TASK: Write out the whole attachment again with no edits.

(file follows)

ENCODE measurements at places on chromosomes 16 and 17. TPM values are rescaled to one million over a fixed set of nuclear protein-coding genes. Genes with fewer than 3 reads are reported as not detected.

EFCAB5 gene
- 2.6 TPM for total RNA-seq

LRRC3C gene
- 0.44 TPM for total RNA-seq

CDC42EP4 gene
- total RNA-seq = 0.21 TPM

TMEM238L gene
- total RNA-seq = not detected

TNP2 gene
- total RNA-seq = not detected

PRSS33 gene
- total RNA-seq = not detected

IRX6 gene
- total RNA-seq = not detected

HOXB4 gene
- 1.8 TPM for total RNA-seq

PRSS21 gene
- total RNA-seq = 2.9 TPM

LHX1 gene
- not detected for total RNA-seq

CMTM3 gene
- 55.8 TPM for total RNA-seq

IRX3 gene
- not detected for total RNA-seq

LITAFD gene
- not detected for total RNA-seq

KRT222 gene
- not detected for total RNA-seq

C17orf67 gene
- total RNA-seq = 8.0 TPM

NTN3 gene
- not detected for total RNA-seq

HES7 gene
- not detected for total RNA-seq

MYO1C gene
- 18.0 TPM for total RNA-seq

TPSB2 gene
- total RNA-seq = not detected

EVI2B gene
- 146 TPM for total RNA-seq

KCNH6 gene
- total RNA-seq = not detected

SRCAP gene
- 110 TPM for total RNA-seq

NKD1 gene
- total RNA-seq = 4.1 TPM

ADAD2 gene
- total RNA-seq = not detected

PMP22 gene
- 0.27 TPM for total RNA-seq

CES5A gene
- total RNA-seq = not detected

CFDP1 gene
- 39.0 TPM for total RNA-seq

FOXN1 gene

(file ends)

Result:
ENCODE measurements at places on chromosomes 16 and 17. TPM values are rescaled to one million over a fixed set of nuclear protein-coding genes. Genes with fewer than 3 reads are reported as not detected.

EFCAB5 gene
- 2.6 TPM for total RNA-seq

LRRC3C gene
- 0.44 TPM for total RNA-seq

CDC42EP4 gene
- total RNA-seq = 0.21 TPM

TMEM238L gene
- total RNA-seq = not detected

TNP2 gene
- total RNA-seq = not detected

PRSS33 gene
- total RNA-seq = not detected

IRX6 gene
- total RNA-seq = not detected

HOXB4 gene
- 1.8 TPM for total RNA-seq

PRSS21 gene
- total RNA-seq = 2.9 TPM

LHX1 gene
- not detected for total RNA-seq

CMTM3 gene
- 55.8 TPM for total RNA-seq

IRX3 gene
- not detected for total RNA-seq

LITAFD gene
- not detected for total RNA-seq

KRT222 gene
- not detected for total RNA-seq

C17orf67 gene
- total RNA-seq = 8.0 TPM

NTN3 gene
- not detected for total RNA-seq

HES7 gene
- not detected for total RNA-seq

MYO1C gene
- 18.0 TPM for total RNA-seq

TPSB2 gene
- total RNA-seq = not detected

EVI2B gene
- 146 TPM for total RNA-seq

KCNH6 gene
- total RNA-seq = not detected

SRCAP gene
- 110 TPM for total RNA-seq

NKD1 gene
- total RNA-seq = 4.1 TPM

ADAD2 gene
- total RNA-seq = not detected

PMP22 gene
- 0.27 TPM for total RNA-seq

CES5A gene
- total RNA-seq = not detected

CFDP1 gene
- 39.0 TPM for total RNA-seq

FOXN1 gene